Sixth, tops or blocks sometimes don’t quite work out. I don’t mean they are ugly or unusable. I meant that they didn’t work out for *ME* for some reason. These pieces can be any fabric, any pattern, any design, any layout. Anything. As I said in the blog post, I like the fabrics in the quilt above. I also like the pattern, but together they didn’t work for me.

Seventh, fabric that didn’t work out. A lot of times I will use fabric to make a donation quilt that I don’t want to use for my own quilts. This doesn’t mean it is crappy or fabric. It might mean that it isn’t my style anymore or the color is just off enough to make it not fit with other fabric choices. It could also mean that I bought a lot of it, because I loved it, used it a lot and suddenly didn’t love it anymore.

Star Donation Quilt
Star Donation Quilt

Eighth, periodically the Charity girls will come up with a block of the quarter (or of the month). For a time they will collect blocks in that design and then the group will make a series of quilts in that design. The Star donation top (above) is a great example. I put the blocks together and made the back. I didn’t make the blocks. Although, it has been awhile, I am still inspired to make more of these blocks and put them together in another quilt.

Ninth, too many scraps is a good reason to make donation blocks. They can be mosaic pieced like the journal covers, trimmed to size and then put together in an appropriate size and layout. They can be made into Sawtooth Star blocks or other blocks with a large center. The microscopic scraps I use for journal covers would take too long to sew together into blocks.This works better for donation tops with larger scraps.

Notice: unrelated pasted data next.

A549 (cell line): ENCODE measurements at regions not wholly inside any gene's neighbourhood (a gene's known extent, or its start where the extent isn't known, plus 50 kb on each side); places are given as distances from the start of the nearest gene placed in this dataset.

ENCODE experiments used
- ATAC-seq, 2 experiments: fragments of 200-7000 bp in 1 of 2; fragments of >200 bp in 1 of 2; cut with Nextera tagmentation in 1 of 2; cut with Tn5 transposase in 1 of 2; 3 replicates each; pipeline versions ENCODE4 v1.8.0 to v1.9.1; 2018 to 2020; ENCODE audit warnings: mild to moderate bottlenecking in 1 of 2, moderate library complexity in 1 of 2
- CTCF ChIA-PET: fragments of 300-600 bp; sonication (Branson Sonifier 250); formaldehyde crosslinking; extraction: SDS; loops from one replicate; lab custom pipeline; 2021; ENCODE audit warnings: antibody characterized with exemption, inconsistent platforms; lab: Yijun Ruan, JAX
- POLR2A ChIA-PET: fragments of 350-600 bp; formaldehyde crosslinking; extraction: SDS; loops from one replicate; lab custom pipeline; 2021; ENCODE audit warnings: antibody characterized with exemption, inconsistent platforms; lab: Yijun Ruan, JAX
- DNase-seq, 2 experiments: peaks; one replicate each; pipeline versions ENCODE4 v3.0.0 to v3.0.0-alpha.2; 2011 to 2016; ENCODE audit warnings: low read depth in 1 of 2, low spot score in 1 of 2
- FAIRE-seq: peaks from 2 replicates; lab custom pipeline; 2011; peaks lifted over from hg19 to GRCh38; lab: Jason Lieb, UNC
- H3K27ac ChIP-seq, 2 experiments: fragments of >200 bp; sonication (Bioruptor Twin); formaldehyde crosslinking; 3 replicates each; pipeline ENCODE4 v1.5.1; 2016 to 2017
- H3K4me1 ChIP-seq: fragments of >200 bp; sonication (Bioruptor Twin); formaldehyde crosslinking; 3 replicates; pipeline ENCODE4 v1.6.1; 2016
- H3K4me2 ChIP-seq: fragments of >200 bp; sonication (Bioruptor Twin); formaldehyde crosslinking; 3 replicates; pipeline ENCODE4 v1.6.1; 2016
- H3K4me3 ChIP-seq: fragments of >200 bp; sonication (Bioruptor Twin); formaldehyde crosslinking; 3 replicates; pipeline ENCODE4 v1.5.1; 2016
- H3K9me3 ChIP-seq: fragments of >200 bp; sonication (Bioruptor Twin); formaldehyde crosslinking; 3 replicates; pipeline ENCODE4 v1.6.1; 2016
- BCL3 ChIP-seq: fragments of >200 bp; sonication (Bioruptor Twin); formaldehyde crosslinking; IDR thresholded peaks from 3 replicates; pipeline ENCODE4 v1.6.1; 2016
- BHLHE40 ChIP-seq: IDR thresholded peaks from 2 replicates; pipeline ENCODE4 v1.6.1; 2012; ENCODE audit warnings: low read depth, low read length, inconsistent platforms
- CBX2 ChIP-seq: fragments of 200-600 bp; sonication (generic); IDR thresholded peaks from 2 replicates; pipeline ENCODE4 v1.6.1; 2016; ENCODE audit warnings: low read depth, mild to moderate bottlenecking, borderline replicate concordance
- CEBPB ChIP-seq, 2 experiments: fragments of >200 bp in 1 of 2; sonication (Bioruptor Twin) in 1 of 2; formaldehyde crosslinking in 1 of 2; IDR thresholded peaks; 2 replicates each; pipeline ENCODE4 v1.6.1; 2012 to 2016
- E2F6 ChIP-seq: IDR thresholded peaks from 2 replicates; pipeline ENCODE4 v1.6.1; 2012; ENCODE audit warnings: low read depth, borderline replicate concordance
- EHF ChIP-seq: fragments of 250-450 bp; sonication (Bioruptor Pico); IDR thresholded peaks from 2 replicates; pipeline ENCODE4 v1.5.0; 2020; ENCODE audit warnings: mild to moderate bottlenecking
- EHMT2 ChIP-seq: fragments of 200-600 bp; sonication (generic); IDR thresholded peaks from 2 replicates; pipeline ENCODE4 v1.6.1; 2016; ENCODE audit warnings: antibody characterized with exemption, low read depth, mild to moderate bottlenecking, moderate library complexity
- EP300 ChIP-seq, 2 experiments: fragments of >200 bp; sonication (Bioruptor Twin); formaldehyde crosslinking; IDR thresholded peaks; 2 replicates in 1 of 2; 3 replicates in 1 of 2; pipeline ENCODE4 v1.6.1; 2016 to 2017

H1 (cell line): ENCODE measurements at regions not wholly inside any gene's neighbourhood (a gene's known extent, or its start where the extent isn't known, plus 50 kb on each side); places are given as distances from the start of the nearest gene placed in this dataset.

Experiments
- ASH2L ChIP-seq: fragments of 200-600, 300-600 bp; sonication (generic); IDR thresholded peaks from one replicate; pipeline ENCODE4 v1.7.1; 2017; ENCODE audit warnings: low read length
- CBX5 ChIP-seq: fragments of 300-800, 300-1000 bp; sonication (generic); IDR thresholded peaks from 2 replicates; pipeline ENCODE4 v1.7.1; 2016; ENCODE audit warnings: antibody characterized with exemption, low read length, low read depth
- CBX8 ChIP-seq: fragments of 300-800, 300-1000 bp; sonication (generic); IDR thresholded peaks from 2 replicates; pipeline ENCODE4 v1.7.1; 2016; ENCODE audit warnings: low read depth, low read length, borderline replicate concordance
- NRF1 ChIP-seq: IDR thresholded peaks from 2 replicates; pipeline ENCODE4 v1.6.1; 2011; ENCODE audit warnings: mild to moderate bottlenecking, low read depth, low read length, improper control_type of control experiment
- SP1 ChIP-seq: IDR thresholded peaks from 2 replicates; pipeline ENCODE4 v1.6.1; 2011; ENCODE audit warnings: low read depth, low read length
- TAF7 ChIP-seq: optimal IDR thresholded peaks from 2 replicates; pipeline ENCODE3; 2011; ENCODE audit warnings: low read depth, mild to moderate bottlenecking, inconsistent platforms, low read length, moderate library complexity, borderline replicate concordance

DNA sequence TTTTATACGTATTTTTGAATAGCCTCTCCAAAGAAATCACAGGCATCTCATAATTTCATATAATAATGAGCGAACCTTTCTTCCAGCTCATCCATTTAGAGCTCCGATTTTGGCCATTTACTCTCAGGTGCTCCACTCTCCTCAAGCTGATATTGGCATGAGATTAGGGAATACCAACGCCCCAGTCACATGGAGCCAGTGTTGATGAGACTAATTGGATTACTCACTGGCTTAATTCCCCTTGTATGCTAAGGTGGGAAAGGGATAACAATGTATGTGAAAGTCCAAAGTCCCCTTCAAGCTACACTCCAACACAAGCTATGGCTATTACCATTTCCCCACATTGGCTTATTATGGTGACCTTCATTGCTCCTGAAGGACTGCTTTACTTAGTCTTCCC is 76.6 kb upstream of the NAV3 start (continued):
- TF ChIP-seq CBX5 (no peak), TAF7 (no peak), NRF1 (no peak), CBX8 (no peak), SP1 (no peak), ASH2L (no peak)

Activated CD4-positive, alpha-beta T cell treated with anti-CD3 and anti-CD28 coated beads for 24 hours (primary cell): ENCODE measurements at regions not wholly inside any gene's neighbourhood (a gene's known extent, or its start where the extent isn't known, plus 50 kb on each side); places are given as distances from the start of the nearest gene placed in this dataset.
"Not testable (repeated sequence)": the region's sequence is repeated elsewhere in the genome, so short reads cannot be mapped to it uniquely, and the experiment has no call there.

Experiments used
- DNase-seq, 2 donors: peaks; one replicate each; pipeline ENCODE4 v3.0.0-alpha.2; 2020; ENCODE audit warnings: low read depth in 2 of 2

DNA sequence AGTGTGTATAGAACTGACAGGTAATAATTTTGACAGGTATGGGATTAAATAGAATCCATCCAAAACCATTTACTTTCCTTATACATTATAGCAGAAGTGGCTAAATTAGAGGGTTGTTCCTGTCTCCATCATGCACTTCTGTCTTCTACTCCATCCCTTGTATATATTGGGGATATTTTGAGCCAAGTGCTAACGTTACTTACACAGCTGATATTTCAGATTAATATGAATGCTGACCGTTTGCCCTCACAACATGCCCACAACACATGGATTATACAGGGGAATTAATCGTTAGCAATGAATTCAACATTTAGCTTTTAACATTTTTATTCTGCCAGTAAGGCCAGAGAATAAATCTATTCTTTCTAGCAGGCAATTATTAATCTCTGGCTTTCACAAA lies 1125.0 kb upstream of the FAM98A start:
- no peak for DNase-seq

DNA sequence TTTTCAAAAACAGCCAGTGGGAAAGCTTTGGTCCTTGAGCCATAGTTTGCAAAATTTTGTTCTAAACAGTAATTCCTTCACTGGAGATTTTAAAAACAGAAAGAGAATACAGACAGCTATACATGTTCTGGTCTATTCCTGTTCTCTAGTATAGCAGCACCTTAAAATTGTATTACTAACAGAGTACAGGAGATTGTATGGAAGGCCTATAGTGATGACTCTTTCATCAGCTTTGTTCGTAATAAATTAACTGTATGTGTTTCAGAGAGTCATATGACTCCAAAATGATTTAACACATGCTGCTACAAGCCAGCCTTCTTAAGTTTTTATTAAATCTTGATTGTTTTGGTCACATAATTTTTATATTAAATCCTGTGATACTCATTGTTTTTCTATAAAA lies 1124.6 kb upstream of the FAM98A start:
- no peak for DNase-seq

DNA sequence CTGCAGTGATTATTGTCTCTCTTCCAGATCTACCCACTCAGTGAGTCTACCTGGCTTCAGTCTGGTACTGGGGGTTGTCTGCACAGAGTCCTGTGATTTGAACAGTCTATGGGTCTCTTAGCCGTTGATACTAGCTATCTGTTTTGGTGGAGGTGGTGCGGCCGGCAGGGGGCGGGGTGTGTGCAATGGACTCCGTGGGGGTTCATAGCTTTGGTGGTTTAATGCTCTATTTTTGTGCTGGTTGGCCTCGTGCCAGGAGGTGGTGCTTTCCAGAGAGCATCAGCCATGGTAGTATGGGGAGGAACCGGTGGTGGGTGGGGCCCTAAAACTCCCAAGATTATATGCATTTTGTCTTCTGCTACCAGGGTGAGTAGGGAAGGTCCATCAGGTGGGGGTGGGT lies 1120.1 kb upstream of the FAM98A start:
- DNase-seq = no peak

I also cut larger or smaller squares into usable sizes and shapes, depending on what I have, and make a top from those. If I use smaller sized pieces, such as a 2″ square, I try make a whole top or enough blocks for someone else to make into a whole top. I try not to leave the Charity Girls in the lurch by making just one block, though I have known Peggy to run with one block and come up with a great top.

Also, if one of my scrap bins (I sort them by color) is overflowing I will cut a bunch of squares or other shape and make some blocks or a top.

Stars & Stripes blocks
Stars & Stripes blocks

Tenth, sometimes I will start a project with great enthusiasm. This often happens with class projects. At some point (too late to abandon) I will lose interest or realize I don’t like the results. It is a good opportunity to turn it into a donation quilt.

It could be that the fabrics are just fine and the technique makes me cringe. The above Stars & Stripes blocks were made using paper piecing. Not my favorite.

I was kind of surprised at the different ways I choose patterns to make donation quilts.

I do my best to use patterns I like and try very hard not to make ugly donation quilts. The beneficiaries of these quilts don’t care about matching points or perfect layouts. I am sure they are looking at the pretty fabrics and softness of the object they have been given. Everyone deserves some beauty in their life.

Author: Jaye

Quiltmaker who enjoys writing and frozen chocolate covered bananas.

8 thoughts on “Donation Quilt Pattern Selection”

  1. What a great, informative post, Jaye! Thanks for taking the time to give a full answer to my earlier question. I’m book-marking this one for future reference.